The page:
Ferrero has painted a bleak picture for its business in the UK should the country fail to reach a suitable trade agreement upon leaving the EU, with a potential increase in import tariffs and a divergence in labelling among the key risks to higher costs.
The maker of Tic Tac sweets and Nutella spreads also identified consistent food laws, smooth customs controls, safeguards of EU nationals working in the UK and access to priority markets as other areas of concern after Brexit. To avoid disruption, the company supports a transitional arrangement to give businesses time to plan sufficiently for any new UK-EU free-trade agreement (FTA).
“It is vitally important for our business to avoid a cliff-edge,” the company said in findings of a study published today (12 December) by the Business Energy and Industrial Strategy Committee of the UK’s House of Commons, the lower house of its legislature. There is a “high-risk of disruption” from leaving the EU’s single market and customs union, Ferrero added.
Ferrero said the UK benefits from 53 FTAs secured by the EU around the world and argued after Brexit the country would need to maintain as many of those as possible to enable the company to import ingredients, and import and export finished products at no extra cost.
Under World Trade Organization rules, the EU imposes export tariffs of around 10% on Ferrero’s UK products and the Italy-based giant warned of serious implications if such levies were applied to imports.
“If the UK were to replicate these tariffs on imports, this would be one of the biggest single sources of cost faced by our company and, in all likelihood, by our consumers.”
Ferrero, which has a UK turnover of GBP483m (US$645.5m), said it would also face a 10% increase in costs from any changes in labelling requirements should the country leave the EU, pointing out products sold in the UK and Ireland carry the same packaging.
“Were UK and EU labelling law to diverge such that future labelling schemes were not compatible, the task of repackaging products from one market to the other could increase costs by as much as 10% and reduce the number of different products on the market,” the company said.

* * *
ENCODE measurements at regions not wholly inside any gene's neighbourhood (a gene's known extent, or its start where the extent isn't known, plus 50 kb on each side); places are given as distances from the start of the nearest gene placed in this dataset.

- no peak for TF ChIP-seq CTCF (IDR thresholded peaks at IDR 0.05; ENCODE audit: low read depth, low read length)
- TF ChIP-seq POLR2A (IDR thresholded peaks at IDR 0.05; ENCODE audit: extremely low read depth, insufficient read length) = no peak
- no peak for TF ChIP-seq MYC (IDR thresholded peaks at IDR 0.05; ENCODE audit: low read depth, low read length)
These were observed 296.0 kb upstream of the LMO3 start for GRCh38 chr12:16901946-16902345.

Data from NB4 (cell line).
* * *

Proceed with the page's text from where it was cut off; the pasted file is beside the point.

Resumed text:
Consistent food laws would also be a key requisite so products from the EU can remain on UK shelves and vice versa, Ferrero said, similar to regulatory arrangements seen in Australia and New Zealand, and the EU’s agreement with Switzerland. One of the attractions of acquiring UK confectionery maker Thorntons – in 2015 – was the “prospect of exporting an iconic British brand around the globe”, Ferrero added.
Smooth customs controls will be needed to prevent any delay in the movement of goods, which Ferrero stressed would otherwise increase costs and possibly affect the freshness of its goods. As a case in point, the company said its products sold in the UK are made in locations across Europe. And inversely, 80% of its Tic Tac output from the plant in Cork, Ireland, is exported to the trade bloc.
Ferrero said safeguards would need to be put in place for its employees, with 7% of the workforce comprising EU nationals, which rises to 20% when head office roles are included.
The company identified its top priorities for new export trade deals following Brexit as the EU, Australia, the US, Canada, China, Hong Kong, South Africa and the United Arab Emirates, And for import, the EU, Peru, Ghana, Cote d’Ivoire, Brazil and the US.
“Like other companies in the sector, Ferrero’s success in the UK owes much to the EU single market and customs union, and the ability to easily move our products across borders, source ingredients and raw materials from a range of countries, and the ability of our staff to work freely across Europe,” Ferrero said.
The submission was one of 16 made to the BEIS committee, which have been published ahead of a session tomorrow at which representatives from Nestle and from industry organisations including The Food and Drink Federation will discuss the impact of Brexit on the food sector.